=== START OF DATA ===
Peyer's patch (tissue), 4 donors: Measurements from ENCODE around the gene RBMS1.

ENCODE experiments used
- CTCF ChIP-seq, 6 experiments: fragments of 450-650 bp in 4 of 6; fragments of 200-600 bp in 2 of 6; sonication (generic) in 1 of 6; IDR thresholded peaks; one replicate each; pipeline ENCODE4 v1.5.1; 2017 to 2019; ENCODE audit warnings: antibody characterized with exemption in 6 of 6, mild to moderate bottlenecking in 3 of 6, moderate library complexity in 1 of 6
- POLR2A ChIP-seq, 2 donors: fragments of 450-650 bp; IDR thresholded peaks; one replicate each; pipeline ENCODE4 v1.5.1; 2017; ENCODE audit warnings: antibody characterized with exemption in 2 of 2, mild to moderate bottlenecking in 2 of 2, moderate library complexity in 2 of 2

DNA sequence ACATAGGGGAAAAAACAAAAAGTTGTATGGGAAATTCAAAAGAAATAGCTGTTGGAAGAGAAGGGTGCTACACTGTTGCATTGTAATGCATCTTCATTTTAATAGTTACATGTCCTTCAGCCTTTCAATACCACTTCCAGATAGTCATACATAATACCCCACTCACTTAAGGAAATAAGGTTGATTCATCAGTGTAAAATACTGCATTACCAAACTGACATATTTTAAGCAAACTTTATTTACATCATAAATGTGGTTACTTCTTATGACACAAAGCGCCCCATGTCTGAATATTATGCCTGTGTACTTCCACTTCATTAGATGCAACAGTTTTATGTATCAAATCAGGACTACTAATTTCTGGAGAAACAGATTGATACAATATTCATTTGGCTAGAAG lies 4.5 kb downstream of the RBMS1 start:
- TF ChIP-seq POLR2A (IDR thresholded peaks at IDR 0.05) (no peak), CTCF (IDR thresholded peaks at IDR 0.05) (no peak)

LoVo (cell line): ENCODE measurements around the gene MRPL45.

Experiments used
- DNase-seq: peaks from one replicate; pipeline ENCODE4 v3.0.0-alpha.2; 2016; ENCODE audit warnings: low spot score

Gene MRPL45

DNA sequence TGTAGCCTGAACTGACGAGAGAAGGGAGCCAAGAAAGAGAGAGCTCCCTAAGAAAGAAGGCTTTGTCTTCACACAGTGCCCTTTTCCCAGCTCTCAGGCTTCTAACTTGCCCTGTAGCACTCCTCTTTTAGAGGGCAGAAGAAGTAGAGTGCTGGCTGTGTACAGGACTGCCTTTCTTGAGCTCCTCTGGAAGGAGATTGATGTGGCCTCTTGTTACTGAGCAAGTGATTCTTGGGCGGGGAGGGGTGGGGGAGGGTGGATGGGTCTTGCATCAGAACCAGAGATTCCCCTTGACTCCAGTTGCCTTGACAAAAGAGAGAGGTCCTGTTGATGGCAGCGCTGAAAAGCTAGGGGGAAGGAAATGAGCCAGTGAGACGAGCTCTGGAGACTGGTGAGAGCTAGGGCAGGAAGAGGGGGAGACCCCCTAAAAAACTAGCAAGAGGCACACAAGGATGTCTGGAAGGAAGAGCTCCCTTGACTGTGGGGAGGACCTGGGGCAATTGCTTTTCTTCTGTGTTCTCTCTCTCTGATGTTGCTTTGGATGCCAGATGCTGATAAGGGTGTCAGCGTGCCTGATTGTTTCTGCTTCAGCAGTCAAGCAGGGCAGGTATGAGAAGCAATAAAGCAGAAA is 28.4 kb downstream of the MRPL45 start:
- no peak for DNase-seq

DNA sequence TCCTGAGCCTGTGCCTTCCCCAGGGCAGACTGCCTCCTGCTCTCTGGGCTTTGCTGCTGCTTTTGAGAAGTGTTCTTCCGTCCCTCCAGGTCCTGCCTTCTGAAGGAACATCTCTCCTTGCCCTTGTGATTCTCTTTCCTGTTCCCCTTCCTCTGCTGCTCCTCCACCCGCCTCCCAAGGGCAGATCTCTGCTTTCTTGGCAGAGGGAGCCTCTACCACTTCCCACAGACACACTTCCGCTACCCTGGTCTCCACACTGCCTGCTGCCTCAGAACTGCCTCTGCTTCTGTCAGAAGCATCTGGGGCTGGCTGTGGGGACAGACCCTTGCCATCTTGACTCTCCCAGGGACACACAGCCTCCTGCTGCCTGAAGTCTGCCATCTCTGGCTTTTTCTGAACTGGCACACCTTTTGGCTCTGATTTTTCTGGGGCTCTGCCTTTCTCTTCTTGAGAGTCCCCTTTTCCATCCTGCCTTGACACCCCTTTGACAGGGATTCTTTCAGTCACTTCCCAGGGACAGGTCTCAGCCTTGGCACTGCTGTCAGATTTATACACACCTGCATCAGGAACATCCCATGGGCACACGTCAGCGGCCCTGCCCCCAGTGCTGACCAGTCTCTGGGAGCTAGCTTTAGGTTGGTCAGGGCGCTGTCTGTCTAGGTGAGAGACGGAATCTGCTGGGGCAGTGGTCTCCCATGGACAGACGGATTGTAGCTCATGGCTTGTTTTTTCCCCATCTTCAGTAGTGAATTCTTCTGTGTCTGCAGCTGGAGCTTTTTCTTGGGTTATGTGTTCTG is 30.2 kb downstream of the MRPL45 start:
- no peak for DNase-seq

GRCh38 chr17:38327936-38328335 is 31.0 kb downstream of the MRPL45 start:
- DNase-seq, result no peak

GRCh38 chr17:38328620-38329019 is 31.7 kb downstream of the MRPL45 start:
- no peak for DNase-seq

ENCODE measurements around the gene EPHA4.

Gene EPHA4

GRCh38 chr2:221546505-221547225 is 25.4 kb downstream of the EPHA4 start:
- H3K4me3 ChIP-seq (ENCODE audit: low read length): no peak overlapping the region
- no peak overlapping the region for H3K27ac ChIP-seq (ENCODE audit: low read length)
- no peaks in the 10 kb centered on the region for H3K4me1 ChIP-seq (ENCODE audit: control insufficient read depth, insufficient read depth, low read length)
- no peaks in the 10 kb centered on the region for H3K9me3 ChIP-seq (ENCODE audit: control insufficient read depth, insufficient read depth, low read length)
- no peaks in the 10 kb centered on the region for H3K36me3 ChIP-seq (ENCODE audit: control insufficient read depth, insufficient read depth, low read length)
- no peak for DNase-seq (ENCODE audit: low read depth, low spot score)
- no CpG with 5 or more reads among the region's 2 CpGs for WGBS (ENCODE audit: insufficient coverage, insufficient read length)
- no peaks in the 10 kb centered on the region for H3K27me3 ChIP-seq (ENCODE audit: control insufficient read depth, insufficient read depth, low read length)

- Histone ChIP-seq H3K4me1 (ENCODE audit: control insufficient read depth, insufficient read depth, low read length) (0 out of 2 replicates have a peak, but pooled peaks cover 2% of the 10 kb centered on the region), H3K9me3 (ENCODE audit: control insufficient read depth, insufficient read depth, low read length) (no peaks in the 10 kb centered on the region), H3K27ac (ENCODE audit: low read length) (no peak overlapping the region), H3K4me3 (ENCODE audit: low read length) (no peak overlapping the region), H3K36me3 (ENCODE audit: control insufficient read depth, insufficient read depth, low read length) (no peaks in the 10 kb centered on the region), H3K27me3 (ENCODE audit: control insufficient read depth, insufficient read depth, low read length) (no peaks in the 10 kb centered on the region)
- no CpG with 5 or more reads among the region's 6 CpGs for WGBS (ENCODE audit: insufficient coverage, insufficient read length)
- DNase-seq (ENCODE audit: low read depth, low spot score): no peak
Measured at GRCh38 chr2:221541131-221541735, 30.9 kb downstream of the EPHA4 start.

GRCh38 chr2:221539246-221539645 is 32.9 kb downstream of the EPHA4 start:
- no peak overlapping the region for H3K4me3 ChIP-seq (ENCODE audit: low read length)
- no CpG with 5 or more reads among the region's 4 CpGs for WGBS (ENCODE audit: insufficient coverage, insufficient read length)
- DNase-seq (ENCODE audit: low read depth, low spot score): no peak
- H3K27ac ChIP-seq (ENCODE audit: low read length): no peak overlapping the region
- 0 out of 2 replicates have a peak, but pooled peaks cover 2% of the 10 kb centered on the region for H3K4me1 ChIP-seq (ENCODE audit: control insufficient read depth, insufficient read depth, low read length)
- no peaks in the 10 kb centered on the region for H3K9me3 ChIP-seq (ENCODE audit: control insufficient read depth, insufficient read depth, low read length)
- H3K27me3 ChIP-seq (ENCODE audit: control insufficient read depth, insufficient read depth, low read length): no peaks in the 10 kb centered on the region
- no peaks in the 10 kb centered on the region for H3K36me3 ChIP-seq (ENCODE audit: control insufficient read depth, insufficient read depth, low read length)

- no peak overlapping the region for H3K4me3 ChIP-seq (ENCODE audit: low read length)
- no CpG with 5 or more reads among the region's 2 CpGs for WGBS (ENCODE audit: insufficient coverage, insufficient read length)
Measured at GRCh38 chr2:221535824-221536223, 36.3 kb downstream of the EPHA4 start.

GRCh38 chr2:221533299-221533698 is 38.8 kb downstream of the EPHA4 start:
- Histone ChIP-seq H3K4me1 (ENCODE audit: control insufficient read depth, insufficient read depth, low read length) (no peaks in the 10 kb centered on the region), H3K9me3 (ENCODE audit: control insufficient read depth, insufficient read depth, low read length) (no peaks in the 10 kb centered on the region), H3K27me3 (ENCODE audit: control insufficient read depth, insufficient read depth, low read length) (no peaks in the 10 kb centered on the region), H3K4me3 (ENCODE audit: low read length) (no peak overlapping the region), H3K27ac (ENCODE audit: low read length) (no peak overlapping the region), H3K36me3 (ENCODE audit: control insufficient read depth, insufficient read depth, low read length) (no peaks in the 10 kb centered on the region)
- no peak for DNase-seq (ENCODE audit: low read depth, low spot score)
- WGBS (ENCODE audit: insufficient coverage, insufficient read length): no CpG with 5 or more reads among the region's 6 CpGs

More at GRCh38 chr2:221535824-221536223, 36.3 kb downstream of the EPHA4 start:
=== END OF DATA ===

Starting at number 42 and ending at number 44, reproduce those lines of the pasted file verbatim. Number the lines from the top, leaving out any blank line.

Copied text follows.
- no peaks in the 10 kb centered on the region for H3K36me3 ChIP-seq (ENCODE audit: control insufficient read depth, insufficient read depth, low read length)

- no peak overlapping the region for H3K4me3 ChIP-seq (ENCODE audit: low read length)
- no CpG with 5 or more reads among the region's 2 CpGs for WGBS (ENCODE audit: insufficient coverage, insufficient read length)